Written By: Ben Cosgrove

So many scenes from the August 28, 1963, March on Washington are now familiar to so many of us and the cadence of Martin Luther King Jr.’s “I Have a Dream” speech is so much a part of the national consciousness it’s easy forget that for the hundreds of thousands of people who marched and rallied that day, the event was wholly, thrillingly new.

There had been, of course, other civil rights protests, marches and demonstrations. But none had been so large (estimates range from 200,000 to 300,00 people) and none garnered so much attention before, during and, especially, after the event itself.

The landmark 1957 Prayer Pilgrimage for Freedom, for example, which also took place in the nation’s capital, had shown everyone—segregationists and civil rights proponents—that large, peaceable rallies in the heart of Washington were not only possible, but were necessary if the movement was going to achieve its central, early goals of desegregation and voting rights reform.

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But the 1963 March on Washington for Jobs and Freedom was on a scale so much larger than anything that had come before that it is rightly recalled as a touchstone moment for the Civil Rights movement: a single event so significant that the history of the movement can, in a sense, be measured in terms of Before the March, and After the March. The day is remembered almost exclusively for MLK’s “Dream” speech, famously delivered to the throngs from the steps of the Lincoln Memorial.

(“I Have a Dream” was, in a way, a work in progress. King had delivered a speech to tens of thousands of people in Detroit several months before, for example, that included several sections and phrases that he included in his Washington address.)

Here LIFE.com presents a selection of pictures most of which never ran in LIFE magazine commemorating that day. What is especially moving about so many of these pictures (those shot “on the ground” by Paul Schutzer, in particular) is that they illustrate the scene as witnessed not by those who led and organized the event, but by those in the crowd. There is huge emotion here, and excitement and the photos evince a palpable sense of inclusion. One is left with a feeling that power was, if only for a moment, passing to the people.

Liz Ronk edited this gallery for LIFE.com. Follow her on Twitter at @LizabethRonk.

Martin Luther King Jr. addresses the crowd during the March on Washington for Jobs and Freedom, August 28, 1963.

Martin Luther King Jr. addressed the crowd during the March on Washington for Jobs and Freedom, August 28, 1963.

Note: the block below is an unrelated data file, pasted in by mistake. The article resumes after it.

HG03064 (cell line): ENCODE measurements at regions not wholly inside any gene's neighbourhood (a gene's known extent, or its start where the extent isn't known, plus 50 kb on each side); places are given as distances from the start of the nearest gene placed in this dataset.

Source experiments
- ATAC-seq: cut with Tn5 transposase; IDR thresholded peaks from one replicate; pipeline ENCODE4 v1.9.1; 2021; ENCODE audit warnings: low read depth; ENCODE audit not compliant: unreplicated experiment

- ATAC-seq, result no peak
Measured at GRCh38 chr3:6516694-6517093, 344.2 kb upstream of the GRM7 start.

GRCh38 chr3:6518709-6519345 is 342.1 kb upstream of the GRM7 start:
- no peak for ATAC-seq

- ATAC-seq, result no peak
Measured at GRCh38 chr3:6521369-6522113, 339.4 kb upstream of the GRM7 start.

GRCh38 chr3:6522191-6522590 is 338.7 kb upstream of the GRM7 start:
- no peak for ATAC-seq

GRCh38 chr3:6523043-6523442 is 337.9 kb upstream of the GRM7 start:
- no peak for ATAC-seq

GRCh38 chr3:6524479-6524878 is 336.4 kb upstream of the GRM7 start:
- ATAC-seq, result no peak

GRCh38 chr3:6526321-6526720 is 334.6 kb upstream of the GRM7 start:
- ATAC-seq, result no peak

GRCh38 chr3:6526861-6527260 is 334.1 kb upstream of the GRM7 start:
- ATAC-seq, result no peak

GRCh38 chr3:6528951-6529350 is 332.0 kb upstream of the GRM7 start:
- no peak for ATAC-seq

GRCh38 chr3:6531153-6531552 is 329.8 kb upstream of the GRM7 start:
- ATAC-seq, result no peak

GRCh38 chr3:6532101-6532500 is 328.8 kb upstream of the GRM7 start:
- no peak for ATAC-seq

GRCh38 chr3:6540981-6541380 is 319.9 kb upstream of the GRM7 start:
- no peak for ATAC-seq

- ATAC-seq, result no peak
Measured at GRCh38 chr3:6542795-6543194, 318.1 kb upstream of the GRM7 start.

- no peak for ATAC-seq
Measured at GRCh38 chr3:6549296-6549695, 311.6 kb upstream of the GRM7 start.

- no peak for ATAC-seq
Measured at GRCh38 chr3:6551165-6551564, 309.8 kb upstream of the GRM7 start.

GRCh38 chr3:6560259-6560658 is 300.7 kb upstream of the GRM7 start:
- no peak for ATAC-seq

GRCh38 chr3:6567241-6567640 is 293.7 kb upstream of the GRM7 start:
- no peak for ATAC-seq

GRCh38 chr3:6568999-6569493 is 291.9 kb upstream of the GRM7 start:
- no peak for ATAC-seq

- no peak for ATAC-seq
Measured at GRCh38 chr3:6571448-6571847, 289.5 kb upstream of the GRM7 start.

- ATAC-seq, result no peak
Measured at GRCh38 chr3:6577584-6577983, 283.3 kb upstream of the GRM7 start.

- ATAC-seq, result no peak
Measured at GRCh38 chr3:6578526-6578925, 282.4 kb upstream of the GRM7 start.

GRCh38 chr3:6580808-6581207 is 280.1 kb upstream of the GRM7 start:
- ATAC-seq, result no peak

Francis Miller The LIFE Picture Collection/Getty Images

Scene from the March on Washington for Jobs and Freedom, August 28, 1963.

Scene from the March on Washington for Jobs and Freedom, August 28, 1963.

Paul Schutzer The LIFE Picture Collection/Getty Images

Scene from the March on Washington for Jobs and Freedom, August 28, 1963.

Scene from the March on Washington for Jobs and Freedom, August 28, 1963.

Paul Schutzer The LIFE Picture Collection/Getty Images

Lena Horne at the March on Washington for Jobs and Freedom, August 28, 1963.

Lena Horne at the March on Washington for Jobs and Freedom, August 28, 1963.

Paul Schutzer The LIFE Picture Collection/Getty Images

Scene from the March on Washington for Jobs and Freedom, August 28, 1963.

Scene from the March on Washington for Jobs and Freedom, August 28, 1963.

Paul Schutzer The LIFE Picture Collection/Getty Images

Scene from the March on Washington for Jobs and Freedom, August 28, 1963.

The March on Washington for Jobs and Freedom, August 28, 1963.

Paul Schutzer The LIFE Picture Collection/Getty Images

Scene from the March on Washington for Jobs and Freedom, August 28, 1963.

The March on Washington for Jobs and Freedom, August 28, 1963.

Paul Schutzer The LIFE Picture Collection/Getty Images

Joan Baez sings during the March on Washington for Jobs and Freedom, August 28, 1963.

Joan Baez sang during the March on Washington for Jobs and Freedom, August 28, 1963.

Paul Schutzer The LIFE Picture Collection/Getty Images

Odetta sings during the March on Washington for Jobs and Freedom, August 28, 1963.

Odetta performed during the March on Washington for Jobs and Freedom, August 28, 1963.

Paul Schutzer The LIFE Picture Collection/Getty Images

Scene from the March on Washington for Jobs and Freedom, August 28, 1963.

The March on Washington for Jobs and Freedom, August 28, 1963.

Paul Schutzer The LIFE Picture Collection/Getty Images

Scene from the March on Washington for Jobs and Freedom, August 28, 1963.

The March on Washington for Jobs and Freedom, August 28, 1963.

Paul Schutzer The LIFE Picture Collection/Getty Images

Actress and activist Ruby Dee, who with her husband, Ossie Davis, served as "master and mistress" of ceremonies at the March on Washington for Jobs and Freedom, August 28, 1963.

Actress and activist Ruby Dee, who with her husband, Ossie Davis, served as “master and mistress” of ceremonies at the March on Washington for Jobs and Freedom, August 28, 1963.

Paul Schutzer The LIFE Picture Collection/Getty Images

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An overalled couple with the New York delegation joined the crowd by the Lincoln Memorial.

Paul Schutzer The LIFE Picture Collection/Getty Images

Scene from the March on Washington for Jobs and Freedom, August 28, 1963.

The March on Washington for Jobs and Freedom, August 28, 1963.

Paul Schutzer The LIFE Picture Collection/Getty Images

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